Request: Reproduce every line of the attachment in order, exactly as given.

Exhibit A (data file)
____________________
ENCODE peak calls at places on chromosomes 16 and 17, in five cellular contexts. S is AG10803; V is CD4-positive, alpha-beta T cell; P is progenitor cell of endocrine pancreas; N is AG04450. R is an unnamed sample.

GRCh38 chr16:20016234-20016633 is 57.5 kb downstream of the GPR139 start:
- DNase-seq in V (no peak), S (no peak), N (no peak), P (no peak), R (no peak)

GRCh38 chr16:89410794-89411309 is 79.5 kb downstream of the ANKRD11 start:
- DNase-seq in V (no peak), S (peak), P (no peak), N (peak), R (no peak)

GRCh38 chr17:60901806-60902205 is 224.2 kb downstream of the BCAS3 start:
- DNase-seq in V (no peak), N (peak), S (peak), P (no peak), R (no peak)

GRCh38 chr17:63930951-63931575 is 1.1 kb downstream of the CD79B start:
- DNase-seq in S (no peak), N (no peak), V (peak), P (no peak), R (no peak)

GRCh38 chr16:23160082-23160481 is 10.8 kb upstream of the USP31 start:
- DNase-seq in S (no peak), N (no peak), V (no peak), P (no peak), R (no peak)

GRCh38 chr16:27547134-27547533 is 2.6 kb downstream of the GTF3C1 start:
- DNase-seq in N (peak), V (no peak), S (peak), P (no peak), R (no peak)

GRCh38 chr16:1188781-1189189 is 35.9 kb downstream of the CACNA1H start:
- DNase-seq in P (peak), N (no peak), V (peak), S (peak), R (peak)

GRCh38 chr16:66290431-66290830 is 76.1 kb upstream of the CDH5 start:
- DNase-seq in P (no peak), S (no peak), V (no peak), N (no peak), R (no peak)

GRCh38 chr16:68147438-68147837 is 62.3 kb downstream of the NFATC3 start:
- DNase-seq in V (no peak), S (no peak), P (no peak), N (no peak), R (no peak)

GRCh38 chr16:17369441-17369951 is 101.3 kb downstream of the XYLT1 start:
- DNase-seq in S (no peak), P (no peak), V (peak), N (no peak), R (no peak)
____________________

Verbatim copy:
ENCODE peak calls at places on chromosomes 16 and 17, in five cellular contexts. S is AG10803; V is CD4-positive, alpha-beta T cell; P is progenitor cell of endocrine pancreas; N is AG04450. R is an unnamed sample.

GRCh38 chr16:20016234-20016633 is 57.5 kb downstream of the GPR139 start:
- DNase-seq in V (no peak), S (no peak), N (no peak), P (no peak), R (no peak)

GRCh38 chr16:89410794-89411309 is 79.5 kb downstream of the ANKRD11 start:
- DNase-seq in V (no peak), S (peak), P (no peak), N (peak), R (no peak)

GRCh38 chr17:60901806-60902205 is 224.2 kb downstream of the BCAS3 start:
- DNase-seq in V (no peak), N (peak), S (peak), P (no peak), R (no peak)

GRCh38 chr17:63930951-63931575 is 1.1 kb downstream of the CD79B start:
- DNase-seq in S (no peak), N (no peak), V (peak), P (no peak), R (no peak)

GRCh38 chr16:23160082-23160481 is 10.8 kb upstream of the USP31 start:
- DNase-seq in S (no peak), N (no peak), V (no peak), P (no peak), R (no peak)

GRCh38 chr16:27547134-27547533 is 2.6 kb downstream of the GTF3C1 start:
- DNase-seq in N (peak), V (no peak), S (peak), P (no peak), R (no peak)

GRCh38 chr16:1188781-1189189 is 35.9 kb downstream of the CACNA1H start:
- DNase-seq in P (peak), N (no peak), V (peak), S (peak), R (peak)

GRCh38 chr16:66290431-66290830 is 76.1 kb upstream of the CDH5 start:
- DNase-seq in P (no peak), S (no peak), V (no peak), N (no peak), R (no peak)

GRCh38 chr16:68147438-68147837 is 62.3 kb downstream of the NFATC3 start:
- DNase-seq in V (no peak), S (no peak), P (no peak), N (no peak), R (no peak)

GRCh38 chr16:17369441-17369951 is 101.3 kb downstream of the XYLT1 start:
- DNase-seq in S (no peak), P (no peak), V (peak), N (no peak), R (no peak)